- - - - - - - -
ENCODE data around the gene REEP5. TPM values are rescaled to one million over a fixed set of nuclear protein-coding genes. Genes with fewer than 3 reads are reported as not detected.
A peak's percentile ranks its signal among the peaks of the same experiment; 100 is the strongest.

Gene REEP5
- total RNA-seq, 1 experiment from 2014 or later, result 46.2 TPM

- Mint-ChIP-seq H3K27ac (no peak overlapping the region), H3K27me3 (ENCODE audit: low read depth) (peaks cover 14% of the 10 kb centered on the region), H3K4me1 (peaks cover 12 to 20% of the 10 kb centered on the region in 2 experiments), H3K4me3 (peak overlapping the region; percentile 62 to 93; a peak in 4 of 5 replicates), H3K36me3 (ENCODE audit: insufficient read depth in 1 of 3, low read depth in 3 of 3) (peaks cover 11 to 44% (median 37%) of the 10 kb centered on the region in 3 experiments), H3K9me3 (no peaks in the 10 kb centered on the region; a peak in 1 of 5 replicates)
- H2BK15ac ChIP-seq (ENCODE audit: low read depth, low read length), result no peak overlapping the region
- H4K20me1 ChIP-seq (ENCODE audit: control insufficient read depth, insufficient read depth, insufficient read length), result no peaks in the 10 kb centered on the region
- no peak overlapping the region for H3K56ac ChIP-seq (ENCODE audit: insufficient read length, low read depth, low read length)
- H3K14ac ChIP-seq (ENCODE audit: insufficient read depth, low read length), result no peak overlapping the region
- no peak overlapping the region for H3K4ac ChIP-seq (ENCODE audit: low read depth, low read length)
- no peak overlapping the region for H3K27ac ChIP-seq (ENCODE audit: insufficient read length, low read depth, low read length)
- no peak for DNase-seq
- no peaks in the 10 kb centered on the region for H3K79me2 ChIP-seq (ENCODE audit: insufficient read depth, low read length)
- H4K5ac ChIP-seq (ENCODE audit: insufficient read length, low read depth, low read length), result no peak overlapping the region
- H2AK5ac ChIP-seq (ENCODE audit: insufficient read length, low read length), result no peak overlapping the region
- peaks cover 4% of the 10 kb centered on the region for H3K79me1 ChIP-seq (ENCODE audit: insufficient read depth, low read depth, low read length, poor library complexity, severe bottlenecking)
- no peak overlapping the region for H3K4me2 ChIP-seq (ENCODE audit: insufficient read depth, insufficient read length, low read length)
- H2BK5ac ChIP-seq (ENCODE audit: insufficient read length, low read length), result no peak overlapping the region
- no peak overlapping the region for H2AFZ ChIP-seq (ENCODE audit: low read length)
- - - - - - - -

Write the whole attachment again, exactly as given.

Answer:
ENCODE data around the gene REEP5. TPM values are rescaled to one million over a fixed set of nuclear protein-coding genes. Genes with fewer than 3 reads are reported as not detected.
A peak's percentile ranks its signal among the peaks of the same experiment; 100 is the strongest.

Gene REEP5
- total RNA-seq, 1 experiment from 2014 or later, result 46.2 TPM

- Mint-ChIP-seq H3K27ac (no peak overlapping the region), H3K27me3 (ENCODE audit: low read depth) (peaks cover 14% of the 10 kb centered on the region), H3K4me1 (peaks cover 12 to 20% of the 10 kb centered on the region in 2 experiments), H3K4me3 (peak overlapping the region; percentile 62 to 93; a peak in 4 of 5 replicates), H3K36me3 (ENCODE audit: insufficient read depth in 1 of 3, low read depth in 3 of 3) (peaks cover 11 to 44% (median 37%) of the 10 kb centered on the region in 3 experiments), H3K9me3 (no peaks in the 10 kb centered on the region; a peak in 1 of 5 replicates)
- H2BK15ac ChIP-seq (ENCODE audit: low read depth, low read length), result no peak overlapping the region
- H4K20me1 ChIP-seq (ENCODE audit: control insufficient read depth, insufficient read depth, insufficient read length), result no peaks in the 10 kb centered on the region
- no peak overlapping the region for H3K56ac ChIP-seq (ENCODE audit: insufficient read length, low read depth, low read length)
- H3K14ac ChIP-seq (ENCODE audit: insufficient read depth, low read length), result no peak overlapping the region
- no peak overlapping the region for H3K4ac ChIP-seq (ENCODE audit: low read depth, low read length)
- no peak overlapping the region for H3K27ac ChIP-seq (ENCODE audit: insufficient read length, low read depth, low read length)
- no peak for DNase-seq
- no peaks in the 10 kb centered on the region for H3K79me2 ChIP-seq (ENCODE audit: insufficient read depth, low read length)
- H4K5ac ChIP-seq (ENCODE audit: insufficient read length, low read depth, low read length), result no peak overlapping the region
- H2AK5ac ChIP-seq (ENCODE audit: insufficient read length, low read length), result no peak overlapping the region
- peaks cover 4% of the 10 kb centered on the region for H3K79me1 ChIP-seq (ENCODE audit: insufficient read depth, low read depth, low read length, poor library complexity, severe bottlenecking)
- no peak overlapping the region for H3K4me2 ChIP-seq (ENCODE audit: insufficient read depth, insufficient read length, low read length)
- H2BK5ac ChIP-seq (ENCODE audit: insufficient read length, low read length), result no peak overlapping the region
- no peak overlapping the region for H2AFZ ChIP-seq (ENCODE audit: low read length)